Paterson was the odd man out at the AHL level, failing to make the roster in part due to the presence of Coreau and McCollum while also partially due to his youth. Paterson spent the past four full seasons in the OHL, mostly with the Saginaw Spirit, though he was dealt mid-season to the Kitchener Rangers and had a short stint in Toledo.
In 2015-16, Paterson has acquitted himself well. He and Jeff Lerg were splitting the starts, with Paterson posting a 5-4-1-1 record along with a 2.53 goals against average and .921 save percentage before being recalled to Grand Rapids.
Paterson is a bit undersized, but is a good athlete who plays his angles aggressively. He’s young and has to work on his consistency and technique like most young netminders, but he will definitely be one to watch over the next few seasons.
Zach Nastasiuk, RW, 20
Nastasiuk, who played the last of his junior hockey in 2014-15 for the Owen Sound Attack, had a brief stint with the Griffins both last year and early this year before finding himself in Toldeo. Since his arrival in Toledo, he has only managed to suit up for seven games thanks to injury woes, but has scored four goals and two assists.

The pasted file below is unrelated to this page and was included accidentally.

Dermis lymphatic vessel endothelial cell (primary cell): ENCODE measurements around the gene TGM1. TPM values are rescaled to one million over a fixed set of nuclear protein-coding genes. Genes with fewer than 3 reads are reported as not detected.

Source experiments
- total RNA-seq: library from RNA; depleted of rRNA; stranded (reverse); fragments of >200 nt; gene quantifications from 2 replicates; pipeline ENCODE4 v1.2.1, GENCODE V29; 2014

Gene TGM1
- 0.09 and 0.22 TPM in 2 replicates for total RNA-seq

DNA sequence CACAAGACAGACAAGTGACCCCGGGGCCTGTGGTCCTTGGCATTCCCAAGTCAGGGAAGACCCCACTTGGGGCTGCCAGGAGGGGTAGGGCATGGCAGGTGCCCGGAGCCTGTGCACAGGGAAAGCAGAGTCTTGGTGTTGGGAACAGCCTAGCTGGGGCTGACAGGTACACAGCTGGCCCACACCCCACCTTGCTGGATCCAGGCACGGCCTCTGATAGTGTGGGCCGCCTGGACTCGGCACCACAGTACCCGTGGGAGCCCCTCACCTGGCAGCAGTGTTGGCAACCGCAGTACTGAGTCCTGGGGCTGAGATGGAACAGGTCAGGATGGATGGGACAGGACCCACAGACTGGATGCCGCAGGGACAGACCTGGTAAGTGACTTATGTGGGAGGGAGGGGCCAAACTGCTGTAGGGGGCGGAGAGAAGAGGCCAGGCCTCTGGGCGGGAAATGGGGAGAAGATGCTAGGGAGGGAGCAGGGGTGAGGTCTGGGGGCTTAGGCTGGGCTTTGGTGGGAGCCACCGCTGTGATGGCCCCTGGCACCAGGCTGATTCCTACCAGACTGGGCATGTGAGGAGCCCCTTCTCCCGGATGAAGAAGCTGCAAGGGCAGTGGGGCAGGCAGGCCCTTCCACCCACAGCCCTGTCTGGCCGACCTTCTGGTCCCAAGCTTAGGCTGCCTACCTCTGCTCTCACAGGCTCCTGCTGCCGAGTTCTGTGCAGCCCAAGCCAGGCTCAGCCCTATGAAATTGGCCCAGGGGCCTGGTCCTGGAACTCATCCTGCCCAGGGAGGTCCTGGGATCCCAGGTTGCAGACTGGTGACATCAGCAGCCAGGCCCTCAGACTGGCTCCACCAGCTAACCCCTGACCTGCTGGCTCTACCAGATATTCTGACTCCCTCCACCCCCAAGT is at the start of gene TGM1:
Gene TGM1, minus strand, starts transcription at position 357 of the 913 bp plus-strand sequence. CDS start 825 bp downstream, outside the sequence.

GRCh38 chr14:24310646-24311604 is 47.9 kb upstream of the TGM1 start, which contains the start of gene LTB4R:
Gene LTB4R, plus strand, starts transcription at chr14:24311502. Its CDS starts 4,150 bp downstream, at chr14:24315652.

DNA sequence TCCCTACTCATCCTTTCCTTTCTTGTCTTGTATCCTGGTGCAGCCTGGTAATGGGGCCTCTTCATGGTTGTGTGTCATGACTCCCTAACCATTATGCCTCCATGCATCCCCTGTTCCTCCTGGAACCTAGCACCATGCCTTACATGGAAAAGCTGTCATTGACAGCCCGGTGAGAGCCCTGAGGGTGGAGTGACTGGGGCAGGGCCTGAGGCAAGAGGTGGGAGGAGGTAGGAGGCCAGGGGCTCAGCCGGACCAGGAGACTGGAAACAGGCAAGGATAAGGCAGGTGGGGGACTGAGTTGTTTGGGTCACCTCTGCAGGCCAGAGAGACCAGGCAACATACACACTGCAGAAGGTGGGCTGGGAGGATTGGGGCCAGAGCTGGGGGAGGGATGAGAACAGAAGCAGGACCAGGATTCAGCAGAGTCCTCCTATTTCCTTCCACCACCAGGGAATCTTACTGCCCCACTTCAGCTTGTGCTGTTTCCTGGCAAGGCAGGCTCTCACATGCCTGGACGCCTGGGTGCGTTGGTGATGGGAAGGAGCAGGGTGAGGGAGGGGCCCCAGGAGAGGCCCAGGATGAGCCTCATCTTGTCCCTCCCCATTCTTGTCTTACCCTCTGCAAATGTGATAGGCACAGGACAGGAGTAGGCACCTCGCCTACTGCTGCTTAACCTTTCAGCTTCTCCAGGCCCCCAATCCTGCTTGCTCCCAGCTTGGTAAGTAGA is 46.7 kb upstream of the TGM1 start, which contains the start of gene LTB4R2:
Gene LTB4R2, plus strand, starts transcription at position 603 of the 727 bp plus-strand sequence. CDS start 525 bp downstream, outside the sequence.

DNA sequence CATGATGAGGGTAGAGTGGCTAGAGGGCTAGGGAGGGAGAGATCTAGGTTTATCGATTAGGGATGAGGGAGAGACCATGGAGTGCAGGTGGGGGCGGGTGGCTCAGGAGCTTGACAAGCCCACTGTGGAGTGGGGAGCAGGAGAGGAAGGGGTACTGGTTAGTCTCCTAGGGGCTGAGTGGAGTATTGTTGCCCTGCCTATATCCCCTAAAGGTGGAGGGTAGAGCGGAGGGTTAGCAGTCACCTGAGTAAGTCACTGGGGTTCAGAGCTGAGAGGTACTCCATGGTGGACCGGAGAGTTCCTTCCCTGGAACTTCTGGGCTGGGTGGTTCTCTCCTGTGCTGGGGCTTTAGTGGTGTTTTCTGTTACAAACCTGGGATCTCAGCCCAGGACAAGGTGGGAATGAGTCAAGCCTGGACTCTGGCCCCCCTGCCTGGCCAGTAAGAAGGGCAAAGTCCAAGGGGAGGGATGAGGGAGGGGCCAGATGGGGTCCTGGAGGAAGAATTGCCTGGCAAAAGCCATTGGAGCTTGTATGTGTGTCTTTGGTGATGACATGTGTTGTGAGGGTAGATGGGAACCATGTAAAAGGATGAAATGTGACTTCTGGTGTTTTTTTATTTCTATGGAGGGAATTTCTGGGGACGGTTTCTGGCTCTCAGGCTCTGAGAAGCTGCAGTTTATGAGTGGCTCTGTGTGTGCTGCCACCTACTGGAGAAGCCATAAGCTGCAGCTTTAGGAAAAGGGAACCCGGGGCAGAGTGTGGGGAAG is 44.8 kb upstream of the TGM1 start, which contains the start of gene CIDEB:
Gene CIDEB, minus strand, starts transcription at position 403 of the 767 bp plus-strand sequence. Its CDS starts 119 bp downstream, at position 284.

Nastasiuk is a high-energy player, capable of being a valuable forechecker and penalty killer. He still has work to do on his skating and, though he has produced at the junior level, needs to show that he has the ability to produce at higher levels. As he gets fully healthy, Nastasiuk is likely to be promoted to a level more commensurate with his upside.
Marek Tvrdon, LW, 22
Last season was a frustrating one for Tvrdon, seeing him struggle to score at his desired level in the AHL before returning to the ECHL and lighting it up. This season is more of the same. Tvrdon saw just one game of action in the AHL before being re-assigned to Toledo. He has since netted eight goals and registered 21 points in his 23 games.